Kayaking legend Terry Bolland says there is a dramatic decline in juniors around the late teens because they have been training for numerous years in the one discipline and burn out.

“When kids start early, by the time they are 16 or 18 they probably had eight years of paddling and they could get bored,” he says.

“There is quite intense training. You’re up early morning and then you go to school and then you might have to do more training at night for something and then you have to go to these races and if you’re not the top dog you know you can lose the enthusiasm.

“If you can’t be the top in Australia then you just lose it and think well what’s the point, where if you don’t have that ambition to be the best and you jolly around and do different disciplines, white water do this, do that, you tend to last longer because you’re not so bored about it all.”

Bolland has been paddling for 46 years around all parts of Australia and the world, kayaking more than 100,000km. He has been the Ascot Kayak Club president, paddled 26 Avon descents, and is the owner of Canoeing Downunder in WA. He was also the first expedition sea kayaker in WA, a canoe/kayak instructor since 1979, won a bronze medal at the 2019 World masters canoe marathon championships in China, and gold in the doubles event. He currently holds a world record for paddling 220kms in 24 hours, amongst numerous other achievements.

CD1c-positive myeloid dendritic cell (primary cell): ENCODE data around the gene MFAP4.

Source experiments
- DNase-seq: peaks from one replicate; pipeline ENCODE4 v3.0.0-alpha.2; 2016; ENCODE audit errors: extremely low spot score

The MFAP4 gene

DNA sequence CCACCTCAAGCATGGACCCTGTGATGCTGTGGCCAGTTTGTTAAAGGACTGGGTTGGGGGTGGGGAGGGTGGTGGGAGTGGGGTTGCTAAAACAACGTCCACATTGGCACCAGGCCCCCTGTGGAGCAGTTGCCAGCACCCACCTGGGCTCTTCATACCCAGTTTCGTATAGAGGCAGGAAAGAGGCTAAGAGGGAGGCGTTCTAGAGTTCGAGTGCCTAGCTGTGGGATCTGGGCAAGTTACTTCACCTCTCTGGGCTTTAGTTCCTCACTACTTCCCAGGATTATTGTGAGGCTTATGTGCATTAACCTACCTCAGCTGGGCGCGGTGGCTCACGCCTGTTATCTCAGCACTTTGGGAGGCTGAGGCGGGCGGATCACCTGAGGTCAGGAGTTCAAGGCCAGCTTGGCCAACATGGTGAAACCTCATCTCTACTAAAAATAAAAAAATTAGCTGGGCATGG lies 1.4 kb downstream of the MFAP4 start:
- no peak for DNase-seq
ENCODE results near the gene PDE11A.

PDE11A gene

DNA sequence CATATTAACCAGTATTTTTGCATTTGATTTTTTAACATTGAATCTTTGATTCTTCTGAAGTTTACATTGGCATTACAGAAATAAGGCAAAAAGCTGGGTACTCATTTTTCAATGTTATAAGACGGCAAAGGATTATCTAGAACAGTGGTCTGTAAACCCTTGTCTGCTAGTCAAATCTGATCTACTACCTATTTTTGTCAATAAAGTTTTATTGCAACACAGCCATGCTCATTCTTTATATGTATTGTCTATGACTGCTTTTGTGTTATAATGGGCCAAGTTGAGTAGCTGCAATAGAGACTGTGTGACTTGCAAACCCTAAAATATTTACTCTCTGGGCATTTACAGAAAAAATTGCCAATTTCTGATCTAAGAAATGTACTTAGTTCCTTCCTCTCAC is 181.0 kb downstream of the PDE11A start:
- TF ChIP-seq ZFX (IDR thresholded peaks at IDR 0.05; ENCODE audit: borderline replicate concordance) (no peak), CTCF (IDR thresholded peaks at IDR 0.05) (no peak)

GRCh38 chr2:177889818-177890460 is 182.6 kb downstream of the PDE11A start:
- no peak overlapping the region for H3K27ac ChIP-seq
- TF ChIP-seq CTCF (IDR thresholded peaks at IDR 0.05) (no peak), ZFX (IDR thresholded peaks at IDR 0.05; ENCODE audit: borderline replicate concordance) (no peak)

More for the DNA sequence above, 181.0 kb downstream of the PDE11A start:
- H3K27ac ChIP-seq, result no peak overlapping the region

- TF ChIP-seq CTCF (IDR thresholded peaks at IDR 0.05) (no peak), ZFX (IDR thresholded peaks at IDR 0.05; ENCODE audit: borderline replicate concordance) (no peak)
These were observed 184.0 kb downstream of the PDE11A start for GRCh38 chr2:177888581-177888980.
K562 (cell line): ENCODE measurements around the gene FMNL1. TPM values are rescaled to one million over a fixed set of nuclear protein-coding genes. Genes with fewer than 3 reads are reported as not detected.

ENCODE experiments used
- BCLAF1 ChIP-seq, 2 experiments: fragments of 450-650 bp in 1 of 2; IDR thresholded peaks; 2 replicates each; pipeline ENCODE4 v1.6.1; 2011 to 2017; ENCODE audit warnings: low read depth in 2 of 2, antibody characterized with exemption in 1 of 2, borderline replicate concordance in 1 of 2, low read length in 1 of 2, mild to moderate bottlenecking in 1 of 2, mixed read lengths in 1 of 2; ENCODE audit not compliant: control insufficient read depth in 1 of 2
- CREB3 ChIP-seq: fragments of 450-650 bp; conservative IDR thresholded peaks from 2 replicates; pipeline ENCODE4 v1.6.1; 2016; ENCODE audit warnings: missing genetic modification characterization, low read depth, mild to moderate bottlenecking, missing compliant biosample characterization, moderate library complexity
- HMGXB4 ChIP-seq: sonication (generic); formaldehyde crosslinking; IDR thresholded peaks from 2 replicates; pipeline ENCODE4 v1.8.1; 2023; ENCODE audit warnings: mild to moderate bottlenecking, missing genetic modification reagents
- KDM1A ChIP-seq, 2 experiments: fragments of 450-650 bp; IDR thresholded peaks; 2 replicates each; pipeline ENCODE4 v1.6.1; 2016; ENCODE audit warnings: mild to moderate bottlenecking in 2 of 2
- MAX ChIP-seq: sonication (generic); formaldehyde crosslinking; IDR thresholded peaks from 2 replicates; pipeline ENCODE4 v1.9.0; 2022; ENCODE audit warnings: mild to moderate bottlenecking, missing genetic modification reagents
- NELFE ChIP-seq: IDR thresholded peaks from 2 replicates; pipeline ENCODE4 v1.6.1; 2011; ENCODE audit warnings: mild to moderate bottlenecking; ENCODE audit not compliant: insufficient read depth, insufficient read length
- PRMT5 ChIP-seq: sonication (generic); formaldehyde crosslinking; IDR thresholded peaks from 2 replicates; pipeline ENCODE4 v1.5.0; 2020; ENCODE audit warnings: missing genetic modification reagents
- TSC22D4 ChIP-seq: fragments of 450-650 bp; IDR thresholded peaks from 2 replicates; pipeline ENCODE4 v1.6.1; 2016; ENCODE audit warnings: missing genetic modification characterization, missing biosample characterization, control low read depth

Terry Bolland’s motivations and adventures. Photo: Tyler Armenti.

A Sports Australia report presents the dramatic decline of people engaging in sports from 0.8 million inactive youth aged 15-17 to 2.4 million inactive young adults aged 18-24 years.

Current number of inactive people in Australia. Statistics by Sports Australia.

Bolland says if it is not the boredom that stops youth paddling it is the injuries.

“Sometimes if you’re being pushed and pushed, it’s like this is it, I don’t want to get out of bed anymore, let me stay in bed,” he said.

“Certainly, the sprint guys don’t tend to stay in, or they get injured because you’re pushing yourself while you’re still growing, and it doesn’t work for everyone.”

Shoulder injuries are common for flat water paddlers and are mainly caused by overuse. A 2020 study from the British Journal of Sports medicine found 42.1 per cent of junior participants experienced shoulder pain. They concluded that shoulder injuries in junior kayakers are due to body composition with lower trunk muscle mass being associated with the injuries.